Now, companies use credit in similar ways- they get money now to hire more people and produce new products and services that will create value for stockholders, and more jobs for the economy. What is wrong with today’s situation is that many companies at the center of our financial system figured out a way to sell credit to companies and individuals who honestly couldn’t pay back the debt. The (Obama: lack of regulation) (Mcain: greed) drove these companies to make bad loans because they could quickly sell the stream of payments from a large pool of loans, and then go back to selling even more shaky loans, assuming that they had nothing to loose once these bad loans were out of their hands. Who bought the loans?  Institutions like pension funds, companies, and other banks, looking to invest their money into something that would pay them interest for a long time- at this point these loan packages usually were called bonds. But, again, as we now all know these bonds were made up of many loans from entities that couldn’t afford to pay for them. And so if you as the greedy bank, or the entitiy who bought the bonds, wanted to sell these bonds you had to do so for 1/3 of their price or less- that is if you can even sell it. Nobody wants these bonds hence why they’re called toxic. And yet the banks who created them had become so accustomed to selling these pools of loans that they actually planned to pay for day to day activities through the sale of new loan packages. And since they can’t sell them or can only sell them at huge losses, the credit that these institutions need to keep functioning is evaporating and the money that many institutions depended on by investing in the loans is not there.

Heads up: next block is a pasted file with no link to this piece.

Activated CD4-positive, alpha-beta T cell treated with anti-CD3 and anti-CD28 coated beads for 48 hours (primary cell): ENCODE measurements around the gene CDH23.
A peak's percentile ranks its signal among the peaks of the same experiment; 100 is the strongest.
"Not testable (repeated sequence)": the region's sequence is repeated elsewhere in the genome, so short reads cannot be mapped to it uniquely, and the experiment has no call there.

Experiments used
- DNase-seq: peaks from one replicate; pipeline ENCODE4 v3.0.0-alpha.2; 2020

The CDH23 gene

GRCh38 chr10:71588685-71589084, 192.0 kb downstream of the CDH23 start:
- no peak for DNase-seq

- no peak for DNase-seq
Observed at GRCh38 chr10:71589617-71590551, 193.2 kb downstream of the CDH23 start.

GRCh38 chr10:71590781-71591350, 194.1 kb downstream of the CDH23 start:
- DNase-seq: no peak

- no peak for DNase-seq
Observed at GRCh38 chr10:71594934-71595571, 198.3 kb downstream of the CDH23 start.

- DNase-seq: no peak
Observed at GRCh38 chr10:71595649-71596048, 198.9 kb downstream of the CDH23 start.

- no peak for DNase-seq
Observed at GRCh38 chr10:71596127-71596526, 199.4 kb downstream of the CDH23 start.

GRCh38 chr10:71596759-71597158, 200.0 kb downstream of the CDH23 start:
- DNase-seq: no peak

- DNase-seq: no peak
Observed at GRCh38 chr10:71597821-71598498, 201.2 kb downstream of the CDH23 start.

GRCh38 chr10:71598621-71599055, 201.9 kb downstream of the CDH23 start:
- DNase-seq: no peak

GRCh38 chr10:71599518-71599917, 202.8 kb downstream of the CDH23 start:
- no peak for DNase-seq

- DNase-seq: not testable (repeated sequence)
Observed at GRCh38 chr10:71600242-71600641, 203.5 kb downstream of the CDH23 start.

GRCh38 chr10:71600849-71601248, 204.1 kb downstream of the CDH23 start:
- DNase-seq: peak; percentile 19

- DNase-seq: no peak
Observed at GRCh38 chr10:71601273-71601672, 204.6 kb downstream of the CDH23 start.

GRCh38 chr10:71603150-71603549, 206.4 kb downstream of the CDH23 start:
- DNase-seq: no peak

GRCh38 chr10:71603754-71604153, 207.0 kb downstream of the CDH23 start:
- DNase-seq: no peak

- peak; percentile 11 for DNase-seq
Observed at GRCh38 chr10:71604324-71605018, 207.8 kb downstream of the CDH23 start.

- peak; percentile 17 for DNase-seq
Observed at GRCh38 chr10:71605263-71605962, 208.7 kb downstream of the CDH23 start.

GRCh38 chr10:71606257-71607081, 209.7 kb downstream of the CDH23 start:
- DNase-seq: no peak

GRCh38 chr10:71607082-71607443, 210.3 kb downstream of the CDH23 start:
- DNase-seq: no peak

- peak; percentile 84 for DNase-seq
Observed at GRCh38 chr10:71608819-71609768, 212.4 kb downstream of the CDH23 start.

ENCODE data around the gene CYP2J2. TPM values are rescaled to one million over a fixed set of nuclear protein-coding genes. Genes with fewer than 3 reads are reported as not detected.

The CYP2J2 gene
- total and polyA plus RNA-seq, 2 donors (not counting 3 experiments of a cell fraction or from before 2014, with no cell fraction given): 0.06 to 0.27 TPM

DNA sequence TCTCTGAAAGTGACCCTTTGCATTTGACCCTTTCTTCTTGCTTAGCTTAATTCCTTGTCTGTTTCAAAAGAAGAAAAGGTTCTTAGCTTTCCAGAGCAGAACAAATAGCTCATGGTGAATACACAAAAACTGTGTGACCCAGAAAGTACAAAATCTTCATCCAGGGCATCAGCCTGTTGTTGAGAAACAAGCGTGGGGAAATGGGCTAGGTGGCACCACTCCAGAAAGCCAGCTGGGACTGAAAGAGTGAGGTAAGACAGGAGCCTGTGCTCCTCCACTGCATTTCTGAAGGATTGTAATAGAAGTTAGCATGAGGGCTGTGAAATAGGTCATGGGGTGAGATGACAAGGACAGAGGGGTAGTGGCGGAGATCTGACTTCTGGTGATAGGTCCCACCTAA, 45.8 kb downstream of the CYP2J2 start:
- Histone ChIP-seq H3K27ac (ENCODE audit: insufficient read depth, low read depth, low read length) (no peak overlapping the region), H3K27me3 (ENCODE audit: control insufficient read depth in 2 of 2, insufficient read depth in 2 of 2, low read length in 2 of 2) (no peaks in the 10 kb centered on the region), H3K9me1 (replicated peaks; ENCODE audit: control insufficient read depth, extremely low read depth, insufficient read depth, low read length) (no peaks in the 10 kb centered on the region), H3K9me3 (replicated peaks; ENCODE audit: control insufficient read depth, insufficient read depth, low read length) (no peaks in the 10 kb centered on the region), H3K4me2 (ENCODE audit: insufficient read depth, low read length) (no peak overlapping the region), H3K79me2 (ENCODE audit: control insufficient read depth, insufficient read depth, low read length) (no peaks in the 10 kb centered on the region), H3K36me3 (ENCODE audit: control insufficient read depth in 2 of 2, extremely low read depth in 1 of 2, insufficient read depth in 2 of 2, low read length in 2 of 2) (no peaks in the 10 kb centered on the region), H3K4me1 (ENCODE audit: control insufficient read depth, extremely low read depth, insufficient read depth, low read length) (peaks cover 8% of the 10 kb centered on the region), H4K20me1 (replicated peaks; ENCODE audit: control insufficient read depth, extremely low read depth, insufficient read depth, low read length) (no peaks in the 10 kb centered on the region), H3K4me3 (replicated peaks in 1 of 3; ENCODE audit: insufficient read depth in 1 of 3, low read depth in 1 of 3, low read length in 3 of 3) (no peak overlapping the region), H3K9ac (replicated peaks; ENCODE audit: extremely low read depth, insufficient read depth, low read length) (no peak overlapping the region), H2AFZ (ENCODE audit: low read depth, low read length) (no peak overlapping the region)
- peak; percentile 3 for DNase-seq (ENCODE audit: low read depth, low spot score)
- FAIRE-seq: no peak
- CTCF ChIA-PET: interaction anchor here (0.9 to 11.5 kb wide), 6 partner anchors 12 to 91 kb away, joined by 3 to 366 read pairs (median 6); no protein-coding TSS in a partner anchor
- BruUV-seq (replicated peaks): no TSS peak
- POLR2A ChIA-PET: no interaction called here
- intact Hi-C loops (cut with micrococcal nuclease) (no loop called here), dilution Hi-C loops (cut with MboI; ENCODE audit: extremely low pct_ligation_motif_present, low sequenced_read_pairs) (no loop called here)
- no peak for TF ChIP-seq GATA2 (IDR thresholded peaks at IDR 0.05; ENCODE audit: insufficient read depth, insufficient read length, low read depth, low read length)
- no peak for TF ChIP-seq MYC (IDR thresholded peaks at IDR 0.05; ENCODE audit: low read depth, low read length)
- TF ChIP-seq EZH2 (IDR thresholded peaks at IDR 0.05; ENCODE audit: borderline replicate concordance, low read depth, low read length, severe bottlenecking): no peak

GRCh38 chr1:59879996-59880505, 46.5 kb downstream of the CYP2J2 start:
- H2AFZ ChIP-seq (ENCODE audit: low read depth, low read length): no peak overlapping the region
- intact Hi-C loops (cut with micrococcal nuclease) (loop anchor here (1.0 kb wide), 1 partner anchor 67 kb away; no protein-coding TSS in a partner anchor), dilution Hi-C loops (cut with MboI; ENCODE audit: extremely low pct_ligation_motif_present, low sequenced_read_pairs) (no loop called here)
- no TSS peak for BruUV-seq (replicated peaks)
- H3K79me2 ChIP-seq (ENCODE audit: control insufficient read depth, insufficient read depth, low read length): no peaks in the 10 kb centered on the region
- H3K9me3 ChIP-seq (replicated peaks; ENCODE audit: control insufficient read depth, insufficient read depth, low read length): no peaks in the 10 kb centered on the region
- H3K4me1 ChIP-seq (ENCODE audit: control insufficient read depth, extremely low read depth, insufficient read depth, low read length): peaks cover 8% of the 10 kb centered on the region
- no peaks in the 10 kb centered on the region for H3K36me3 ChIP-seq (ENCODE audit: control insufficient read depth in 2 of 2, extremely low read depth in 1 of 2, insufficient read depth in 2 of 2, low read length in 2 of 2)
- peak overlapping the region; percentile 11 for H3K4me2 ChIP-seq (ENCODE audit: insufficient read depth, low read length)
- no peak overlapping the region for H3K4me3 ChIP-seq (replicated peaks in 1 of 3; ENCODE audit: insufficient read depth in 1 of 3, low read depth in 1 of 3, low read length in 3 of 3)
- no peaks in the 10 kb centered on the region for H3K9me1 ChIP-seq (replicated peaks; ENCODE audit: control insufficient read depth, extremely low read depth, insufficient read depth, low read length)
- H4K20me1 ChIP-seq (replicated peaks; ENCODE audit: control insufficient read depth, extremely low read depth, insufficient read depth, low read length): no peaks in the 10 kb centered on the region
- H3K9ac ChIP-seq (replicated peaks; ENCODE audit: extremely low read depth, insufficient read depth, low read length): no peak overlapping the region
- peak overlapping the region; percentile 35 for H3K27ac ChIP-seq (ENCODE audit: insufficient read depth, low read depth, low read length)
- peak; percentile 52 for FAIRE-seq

And so the credit that you and I need for groceries, or student, car, and home loans is also withered. Effectively the economy could easily come to a complete standstill. Credit is like the water of an economy and if it can’t flow the economy dries up. Credit is made up of the money that all of us put into our checking accounts and investments and nobody wants to loose that money, and if lending it out has the risk of loosing it, we and our banks simply dont. We all take part in the credit system, we all need it, and without it the economy has a very hard time functioning.”

4 thoughts on “On the economy- what they should have said.

  1. Thank you for helping me understand how we got here. I’d like to know if there’s any hope that those who lent to people that couldn’t pay will suffer the consequences themselves?

  2. Many already are. Lehman Brothers CEO once worth hundreds of millions of dollars is now rushing to sell his art collection to make ends meet. The same with Bear Stearns CEO, once a billionaire now virtually penniless in comparison (lost 98% of his Net worth). Ultimately, though, I would hope that a smartly organized bail-out bill would focus on stabilizing and maintaining firms financial responsibilities to each other by paying for it through forced stock transfers from the bailed-out-firms leadership circle, this stock is currently almost worthless but in not so long will be worth massive amounts.

  3. I think your fundamental premise that it is incumbent upon leaders to communicate simply and clearly is right. There is so much confusion about the cause of this current economic crisis, even among the regulators and legislators who are charged with fixing the problem. Whoever can diagnose and clearly describe the economic problem will gain the credibility to suggest a solution.